I've asked this a couple of times but never had it answered. Why does the Post's style guide specify the fruit as "litchi"? I can find no mention of it in the AP or Chicago guides, so for some reason this is a Post-exclusive thing it seems. I understand it's an alternative spelling of the fruit, but it comes up in every Rose's Luxury review (like your 10 that didn't make the Fall Guide) and strikes me as odd since the restaurant's menu itself specifies "lychee."

I reached out to deputy Food editor and recipe maestro Bonnie Benwick for a reply earlier today. She writes:


We typically choose our style guide over what is on a menu. It's been spelled litchi since i came to the section in 2004. If it's the preferred sp in Merriam-Webster, that could be the reason why.


Hi Tom: FWIW, although I have not eaten at Bad Saint or Himitsu, I have eaten at both Rasikas, have had Eric Ziebold's food (when he was at CityZen), and have eaten at the Inn at Little Washington, and frankly, there's no way either Rasika matches up with either Ziebold's food or O'Connell's food (and overall experience). I usually roll my eyes at readers who discern a bias in your writing, but in this case, I have to say, your love for Rasika far outshines its capabilities. Yes, there are good dishes, but no, it's definitely not Michelin star-worthy. (And yes, I have had some bad dishes at both Raskias and, more disappointing, dishes that should have been good, but weren't executed properly.)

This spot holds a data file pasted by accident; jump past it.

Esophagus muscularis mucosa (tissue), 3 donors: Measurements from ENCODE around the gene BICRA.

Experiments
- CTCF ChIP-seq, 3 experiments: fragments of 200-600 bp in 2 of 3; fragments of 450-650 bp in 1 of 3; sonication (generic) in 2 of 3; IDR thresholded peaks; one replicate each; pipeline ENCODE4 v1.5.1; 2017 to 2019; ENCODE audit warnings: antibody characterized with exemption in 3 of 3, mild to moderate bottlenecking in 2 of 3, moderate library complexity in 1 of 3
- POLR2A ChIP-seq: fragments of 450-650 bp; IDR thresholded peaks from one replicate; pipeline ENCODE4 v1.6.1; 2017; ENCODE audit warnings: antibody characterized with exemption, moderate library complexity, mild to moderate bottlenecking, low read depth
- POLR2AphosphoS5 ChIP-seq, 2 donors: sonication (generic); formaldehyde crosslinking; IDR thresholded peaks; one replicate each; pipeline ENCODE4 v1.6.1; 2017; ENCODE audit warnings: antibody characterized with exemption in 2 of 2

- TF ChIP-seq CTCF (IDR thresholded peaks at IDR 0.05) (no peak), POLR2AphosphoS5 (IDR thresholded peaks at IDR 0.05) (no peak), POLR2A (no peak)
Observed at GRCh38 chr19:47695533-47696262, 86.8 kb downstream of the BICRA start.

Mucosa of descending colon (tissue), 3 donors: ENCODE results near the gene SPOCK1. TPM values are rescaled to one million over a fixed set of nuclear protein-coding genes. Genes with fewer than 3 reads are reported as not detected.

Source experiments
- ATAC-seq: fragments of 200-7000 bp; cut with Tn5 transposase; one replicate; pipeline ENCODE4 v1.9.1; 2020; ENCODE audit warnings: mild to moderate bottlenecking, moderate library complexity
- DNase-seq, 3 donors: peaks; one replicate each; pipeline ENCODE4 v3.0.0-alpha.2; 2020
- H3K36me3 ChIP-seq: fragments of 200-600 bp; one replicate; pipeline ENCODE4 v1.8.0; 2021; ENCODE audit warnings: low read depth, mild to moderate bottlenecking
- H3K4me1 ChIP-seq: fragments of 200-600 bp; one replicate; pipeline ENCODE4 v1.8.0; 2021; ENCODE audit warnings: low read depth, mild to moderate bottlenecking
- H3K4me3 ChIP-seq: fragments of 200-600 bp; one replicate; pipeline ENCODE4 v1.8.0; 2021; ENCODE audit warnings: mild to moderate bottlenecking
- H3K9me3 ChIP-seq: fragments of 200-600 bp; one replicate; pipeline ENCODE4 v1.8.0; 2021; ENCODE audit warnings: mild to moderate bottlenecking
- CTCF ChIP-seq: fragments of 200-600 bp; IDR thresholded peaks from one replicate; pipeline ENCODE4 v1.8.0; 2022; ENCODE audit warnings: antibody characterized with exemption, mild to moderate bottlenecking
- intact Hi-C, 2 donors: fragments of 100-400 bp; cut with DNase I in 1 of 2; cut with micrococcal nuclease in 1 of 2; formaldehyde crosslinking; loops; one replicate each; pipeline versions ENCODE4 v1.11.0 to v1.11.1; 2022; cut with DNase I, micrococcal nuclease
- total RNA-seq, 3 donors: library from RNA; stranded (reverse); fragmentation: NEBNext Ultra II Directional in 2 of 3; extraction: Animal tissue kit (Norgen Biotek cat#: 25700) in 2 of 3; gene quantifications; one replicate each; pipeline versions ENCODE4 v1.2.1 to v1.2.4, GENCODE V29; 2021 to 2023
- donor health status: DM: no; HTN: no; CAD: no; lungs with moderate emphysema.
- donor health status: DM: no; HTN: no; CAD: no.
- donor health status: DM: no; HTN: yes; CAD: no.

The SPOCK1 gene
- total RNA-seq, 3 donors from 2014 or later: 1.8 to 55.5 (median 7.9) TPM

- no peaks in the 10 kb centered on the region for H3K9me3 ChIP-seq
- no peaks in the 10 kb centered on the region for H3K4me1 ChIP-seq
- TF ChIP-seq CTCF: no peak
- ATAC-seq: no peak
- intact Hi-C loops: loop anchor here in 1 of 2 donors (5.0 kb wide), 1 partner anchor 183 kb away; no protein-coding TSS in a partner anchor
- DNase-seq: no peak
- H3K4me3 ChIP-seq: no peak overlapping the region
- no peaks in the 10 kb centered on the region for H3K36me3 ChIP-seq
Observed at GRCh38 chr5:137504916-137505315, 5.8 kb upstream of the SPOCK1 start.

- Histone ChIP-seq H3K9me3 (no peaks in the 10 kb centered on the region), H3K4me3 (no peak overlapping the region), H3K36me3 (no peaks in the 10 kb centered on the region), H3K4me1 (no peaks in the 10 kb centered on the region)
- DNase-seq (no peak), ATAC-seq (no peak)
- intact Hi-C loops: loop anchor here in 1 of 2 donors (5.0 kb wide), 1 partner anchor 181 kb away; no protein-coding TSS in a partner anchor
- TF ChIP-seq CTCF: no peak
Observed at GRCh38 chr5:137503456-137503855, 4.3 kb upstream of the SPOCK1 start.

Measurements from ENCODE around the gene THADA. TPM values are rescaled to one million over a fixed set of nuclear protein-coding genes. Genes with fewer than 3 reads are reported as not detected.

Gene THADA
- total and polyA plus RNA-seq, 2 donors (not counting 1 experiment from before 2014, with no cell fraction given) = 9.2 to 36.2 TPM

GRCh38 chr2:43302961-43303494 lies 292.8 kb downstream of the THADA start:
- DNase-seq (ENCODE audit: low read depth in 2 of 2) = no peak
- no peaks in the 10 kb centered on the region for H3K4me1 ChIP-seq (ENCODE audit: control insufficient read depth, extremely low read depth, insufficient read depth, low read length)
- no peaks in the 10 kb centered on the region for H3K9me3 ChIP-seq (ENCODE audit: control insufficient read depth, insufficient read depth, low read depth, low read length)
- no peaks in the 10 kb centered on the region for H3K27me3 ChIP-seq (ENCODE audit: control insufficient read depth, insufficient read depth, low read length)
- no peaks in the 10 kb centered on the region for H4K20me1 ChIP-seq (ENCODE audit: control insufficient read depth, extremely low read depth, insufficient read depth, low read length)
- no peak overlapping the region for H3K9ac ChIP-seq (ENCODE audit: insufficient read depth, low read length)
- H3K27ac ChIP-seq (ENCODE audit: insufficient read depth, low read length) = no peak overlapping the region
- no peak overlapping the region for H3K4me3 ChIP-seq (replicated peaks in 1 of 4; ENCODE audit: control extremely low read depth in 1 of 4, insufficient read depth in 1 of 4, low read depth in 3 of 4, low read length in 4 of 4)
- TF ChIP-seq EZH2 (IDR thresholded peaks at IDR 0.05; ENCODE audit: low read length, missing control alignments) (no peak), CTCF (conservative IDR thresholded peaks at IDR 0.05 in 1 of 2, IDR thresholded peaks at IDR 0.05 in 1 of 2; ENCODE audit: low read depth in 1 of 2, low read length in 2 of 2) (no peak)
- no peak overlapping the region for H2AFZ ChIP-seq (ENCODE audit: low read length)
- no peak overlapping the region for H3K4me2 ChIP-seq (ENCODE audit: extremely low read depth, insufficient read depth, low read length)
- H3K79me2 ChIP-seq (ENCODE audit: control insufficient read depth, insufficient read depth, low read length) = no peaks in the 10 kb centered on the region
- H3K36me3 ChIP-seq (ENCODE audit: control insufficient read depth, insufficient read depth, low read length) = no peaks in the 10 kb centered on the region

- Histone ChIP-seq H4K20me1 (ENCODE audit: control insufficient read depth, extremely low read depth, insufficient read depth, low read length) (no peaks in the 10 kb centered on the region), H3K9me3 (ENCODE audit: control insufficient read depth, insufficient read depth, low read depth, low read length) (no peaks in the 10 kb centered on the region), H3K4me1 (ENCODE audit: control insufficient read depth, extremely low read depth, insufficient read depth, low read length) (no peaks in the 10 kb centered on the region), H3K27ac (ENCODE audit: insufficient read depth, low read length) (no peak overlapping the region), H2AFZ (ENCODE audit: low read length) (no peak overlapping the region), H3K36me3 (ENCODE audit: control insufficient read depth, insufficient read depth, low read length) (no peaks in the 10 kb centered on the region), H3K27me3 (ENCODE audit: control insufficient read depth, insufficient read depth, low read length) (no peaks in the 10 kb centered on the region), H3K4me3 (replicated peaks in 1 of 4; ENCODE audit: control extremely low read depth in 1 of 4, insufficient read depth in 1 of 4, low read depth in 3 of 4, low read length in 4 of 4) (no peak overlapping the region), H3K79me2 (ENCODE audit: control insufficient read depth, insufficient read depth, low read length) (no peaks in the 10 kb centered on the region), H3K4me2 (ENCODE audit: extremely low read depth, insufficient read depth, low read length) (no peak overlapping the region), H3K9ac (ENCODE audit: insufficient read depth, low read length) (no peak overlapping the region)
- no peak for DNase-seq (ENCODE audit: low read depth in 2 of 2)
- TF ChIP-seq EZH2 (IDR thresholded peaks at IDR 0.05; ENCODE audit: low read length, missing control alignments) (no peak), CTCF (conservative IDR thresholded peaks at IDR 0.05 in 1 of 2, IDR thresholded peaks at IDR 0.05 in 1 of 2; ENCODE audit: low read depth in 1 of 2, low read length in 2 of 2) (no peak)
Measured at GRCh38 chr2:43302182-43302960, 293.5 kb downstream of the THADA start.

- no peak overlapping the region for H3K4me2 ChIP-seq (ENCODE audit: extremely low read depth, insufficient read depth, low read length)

Thanks for the feedback. There's a lot of love -- and not -- for the Indian restaurants in the comments section of my critique of the new Michelin Guide today. I'll keep me eyes/mind/taste buds open. 

I am not the OP from last week (or the week before), but it got me curious, what is the biggest surprise and disappointment of the dining guide?

The most pleasant surprise was a general one: DC's fine dining restaurants are better than ever, and among some of the best in the U.S. in terms of imagination and sheer deliciousness. The biggest disappointment was probably not being able to include even more restaurants in the package, which is why I did a shout-out to 10 places that could easily have been part of the collection of 53.